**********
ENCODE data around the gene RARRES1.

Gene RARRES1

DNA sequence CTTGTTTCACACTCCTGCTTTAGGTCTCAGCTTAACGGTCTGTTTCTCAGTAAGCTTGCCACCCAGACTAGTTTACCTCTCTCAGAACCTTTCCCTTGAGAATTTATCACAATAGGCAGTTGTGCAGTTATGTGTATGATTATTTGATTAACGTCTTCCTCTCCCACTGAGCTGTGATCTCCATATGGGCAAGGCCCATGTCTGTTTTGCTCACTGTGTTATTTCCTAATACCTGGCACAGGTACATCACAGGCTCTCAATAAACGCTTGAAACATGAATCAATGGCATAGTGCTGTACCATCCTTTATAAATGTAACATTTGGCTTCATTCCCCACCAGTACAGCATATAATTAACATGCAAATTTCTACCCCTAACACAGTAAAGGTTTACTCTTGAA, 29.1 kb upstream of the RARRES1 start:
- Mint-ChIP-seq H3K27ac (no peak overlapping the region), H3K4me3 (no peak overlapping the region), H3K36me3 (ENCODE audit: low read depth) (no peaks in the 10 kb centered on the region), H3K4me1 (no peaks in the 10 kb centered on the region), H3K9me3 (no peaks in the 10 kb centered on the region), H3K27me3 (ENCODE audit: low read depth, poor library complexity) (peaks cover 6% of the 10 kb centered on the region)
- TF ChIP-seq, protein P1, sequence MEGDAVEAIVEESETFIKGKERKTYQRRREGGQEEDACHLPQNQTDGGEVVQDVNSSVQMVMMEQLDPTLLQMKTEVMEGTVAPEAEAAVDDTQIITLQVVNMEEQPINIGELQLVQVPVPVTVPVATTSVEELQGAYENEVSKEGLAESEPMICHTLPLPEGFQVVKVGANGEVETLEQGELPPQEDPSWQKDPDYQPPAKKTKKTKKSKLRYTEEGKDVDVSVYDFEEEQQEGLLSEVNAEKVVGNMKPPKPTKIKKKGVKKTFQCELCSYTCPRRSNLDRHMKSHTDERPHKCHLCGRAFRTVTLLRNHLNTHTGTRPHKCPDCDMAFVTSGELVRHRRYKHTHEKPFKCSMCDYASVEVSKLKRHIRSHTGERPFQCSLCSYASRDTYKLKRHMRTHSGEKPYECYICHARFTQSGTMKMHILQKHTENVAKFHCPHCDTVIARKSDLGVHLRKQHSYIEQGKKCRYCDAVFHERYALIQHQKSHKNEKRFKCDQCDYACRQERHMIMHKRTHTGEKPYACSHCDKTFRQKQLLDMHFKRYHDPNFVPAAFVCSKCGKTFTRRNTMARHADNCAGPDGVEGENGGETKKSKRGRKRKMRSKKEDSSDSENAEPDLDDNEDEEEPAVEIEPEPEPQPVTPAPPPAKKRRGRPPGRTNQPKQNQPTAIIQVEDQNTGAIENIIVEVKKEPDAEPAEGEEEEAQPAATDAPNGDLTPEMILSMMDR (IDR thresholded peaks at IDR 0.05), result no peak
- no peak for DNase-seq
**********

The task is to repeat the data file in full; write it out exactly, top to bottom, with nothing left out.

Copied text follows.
ENCODE data around the gene RARRES1.

Gene RARRES1

DNA sequence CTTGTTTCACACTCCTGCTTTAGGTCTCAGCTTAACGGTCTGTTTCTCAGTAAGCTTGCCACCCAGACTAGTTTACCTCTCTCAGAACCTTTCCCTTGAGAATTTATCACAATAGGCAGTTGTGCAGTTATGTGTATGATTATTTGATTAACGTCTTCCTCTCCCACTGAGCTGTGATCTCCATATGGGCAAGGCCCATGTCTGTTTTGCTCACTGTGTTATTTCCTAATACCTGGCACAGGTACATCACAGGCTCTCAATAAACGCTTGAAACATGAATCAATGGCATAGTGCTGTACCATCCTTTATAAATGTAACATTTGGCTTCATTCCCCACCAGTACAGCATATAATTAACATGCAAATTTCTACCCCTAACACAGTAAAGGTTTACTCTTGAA, 29.1 kb upstream of the RARRES1 start:
- Mint-ChIP-seq H3K27ac (no peak overlapping the region), H3K4me3 (no peak overlapping the region), H3K36me3 (ENCODE audit: low read depth) (no peaks in the 10 kb centered on the region), H3K4me1 (no peaks in the 10 kb centered on the region), H3K9me3 (no peaks in the 10 kb centered on the region), H3K27me3 (ENCODE audit: low read depth, poor library complexity) (peaks cover 6% of the 10 kb centered on the region)
- TF ChIP-seq, protein P1, sequence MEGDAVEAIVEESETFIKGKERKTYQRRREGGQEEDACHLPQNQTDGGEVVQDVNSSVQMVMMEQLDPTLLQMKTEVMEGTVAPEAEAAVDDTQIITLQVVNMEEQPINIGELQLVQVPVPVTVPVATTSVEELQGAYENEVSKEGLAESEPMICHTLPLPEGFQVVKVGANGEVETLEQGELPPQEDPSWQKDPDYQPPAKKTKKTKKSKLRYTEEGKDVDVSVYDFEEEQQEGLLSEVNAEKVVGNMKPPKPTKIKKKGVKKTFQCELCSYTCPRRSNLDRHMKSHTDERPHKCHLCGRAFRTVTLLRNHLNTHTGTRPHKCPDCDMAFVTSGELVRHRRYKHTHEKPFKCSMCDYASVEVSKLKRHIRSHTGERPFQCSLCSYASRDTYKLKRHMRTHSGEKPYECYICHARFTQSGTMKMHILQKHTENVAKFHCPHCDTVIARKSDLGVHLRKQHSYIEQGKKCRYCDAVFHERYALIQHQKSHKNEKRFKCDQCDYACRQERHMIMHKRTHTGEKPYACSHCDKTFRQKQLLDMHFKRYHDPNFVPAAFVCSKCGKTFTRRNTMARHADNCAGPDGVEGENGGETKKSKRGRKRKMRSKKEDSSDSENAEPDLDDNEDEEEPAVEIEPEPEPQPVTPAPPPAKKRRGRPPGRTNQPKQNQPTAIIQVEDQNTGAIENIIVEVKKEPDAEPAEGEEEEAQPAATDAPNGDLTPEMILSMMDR (IDR thresholded peaks at IDR 0.05), result no peak
- no peak for DNase-seq